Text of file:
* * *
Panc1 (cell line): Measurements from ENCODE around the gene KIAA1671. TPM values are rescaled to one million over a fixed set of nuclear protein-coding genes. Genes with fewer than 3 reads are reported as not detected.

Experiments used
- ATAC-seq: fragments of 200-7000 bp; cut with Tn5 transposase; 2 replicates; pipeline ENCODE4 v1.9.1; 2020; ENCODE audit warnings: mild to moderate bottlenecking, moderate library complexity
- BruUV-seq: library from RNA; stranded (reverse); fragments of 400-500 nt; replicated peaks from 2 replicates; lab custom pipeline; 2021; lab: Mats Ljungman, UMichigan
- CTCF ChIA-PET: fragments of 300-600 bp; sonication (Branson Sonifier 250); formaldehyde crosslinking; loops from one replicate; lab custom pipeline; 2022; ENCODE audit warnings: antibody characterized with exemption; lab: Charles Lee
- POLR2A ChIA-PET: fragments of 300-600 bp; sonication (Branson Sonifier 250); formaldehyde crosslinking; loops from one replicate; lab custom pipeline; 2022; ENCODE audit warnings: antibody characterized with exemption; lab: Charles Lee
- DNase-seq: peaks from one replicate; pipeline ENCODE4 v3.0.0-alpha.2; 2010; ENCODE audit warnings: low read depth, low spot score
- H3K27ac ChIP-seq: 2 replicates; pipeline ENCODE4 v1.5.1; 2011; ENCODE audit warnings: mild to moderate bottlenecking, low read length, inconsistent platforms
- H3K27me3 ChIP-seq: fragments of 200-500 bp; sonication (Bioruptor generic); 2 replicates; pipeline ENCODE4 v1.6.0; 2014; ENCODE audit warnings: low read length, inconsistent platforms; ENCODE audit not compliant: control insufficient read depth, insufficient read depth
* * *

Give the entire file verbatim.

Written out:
Panc1 (cell line): Measurements from ENCODE around the gene KIAA1671. TPM values are rescaled to one million over a fixed set of nuclear protein-coding genes. Genes with fewer than 3 reads are reported as not detected.

Experiments used
- ATAC-seq: fragments of 200-7000 bp; cut with Tn5 transposase; 2 replicates; pipeline ENCODE4 v1.9.1; 2020; ENCODE audit warnings: mild to moderate bottlenecking, moderate library complexity
- BruUV-seq: library from RNA; stranded (reverse); fragments of 400-500 nt; replicated peaks from 2 replicates; lab custom pipeline; 2021; lab: Mats Ljungman, UMichigan
- CTCF ChIA-PET: fragments of 300-600 bp; sonication (Branson Sonifier 250); formaldehyde crosslinking; loops from one replicate; lab custom pipeline; 2022; ENCODE audit warnings: antibody characterized with exemption; lab: Charles Lee
- POLR2A ChIA-PET: fragments of 300-600 bp; sonication (Branson Sonifier 250); formaldehyde crosslinking; loops from one replicate; lab custom pipeline; 2022; ENCODE audit warnings: antibody characterized with exemption; lab: Charles Lee
- DNase-seq: peaks from one replicate; pipeline ENCODE4 v3.0.0-alpha.2; 2010; ENCODE audit warnings: low read depth, low spot score
- H3K27ac ChIP-seq: 2 replicates; pipeline ENCODE4 v1.5.1; 2011; ENCODE audit warnings: mild to moderate bottlenecking, low read length, inconsistent platforms
- H3K27me3 ChIP-seq: fragments of 200-500 bp; sonication (Bioruptor generic); 2 replicates; pipeline ENCODE4 v1.6.0; 2014; ENCODE audit warnings: low read length, inconsistent platforms; ENCODE audit not compliant: control insufficient read depth, insufficient read depth